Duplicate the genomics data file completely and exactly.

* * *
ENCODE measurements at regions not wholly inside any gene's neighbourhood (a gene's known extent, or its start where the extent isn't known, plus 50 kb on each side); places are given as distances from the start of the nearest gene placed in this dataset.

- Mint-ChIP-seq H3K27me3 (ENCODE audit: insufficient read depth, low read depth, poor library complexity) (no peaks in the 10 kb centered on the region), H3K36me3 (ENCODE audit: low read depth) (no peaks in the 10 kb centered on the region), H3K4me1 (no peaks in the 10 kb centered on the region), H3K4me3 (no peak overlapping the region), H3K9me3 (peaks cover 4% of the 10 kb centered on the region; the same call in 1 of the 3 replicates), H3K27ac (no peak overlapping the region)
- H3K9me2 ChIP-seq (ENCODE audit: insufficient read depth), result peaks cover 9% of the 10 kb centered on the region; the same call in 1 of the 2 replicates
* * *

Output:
ENCODE measurements at regions not wholly inside any gene's neighbourhood (a gene's known extent, or its start where the extent isn't known, plus 50 kb on each side); places are given as distances from the start of the nearest gene placed in this dataset.

- Mint-ChIP-seq H3K27me3 (ENCODE audit: insufficient read depth, low read depth, poor library complexity) (no peaks in the 10 kb centered on the region), H3K36me3 (ENCODE audit: low read depth) (no peaks in the 10 kb centered on the region), H3K4me1 (no peaks in the 10 kb centered on the region), H3K4me3 (no peak overlapping the region), H3K9me3 (peaks cover 4% of the 10 kb centered on the region; the same call in 1 of the 3 replicates), H3K27ac (no peak overlapping the region)
- H3K9me2 ChIP-seq (ENCODE audit: insufficient read depth), result peaks cover 9% of the 10 kb centered on the region; the same call in 1 of the 2 replicates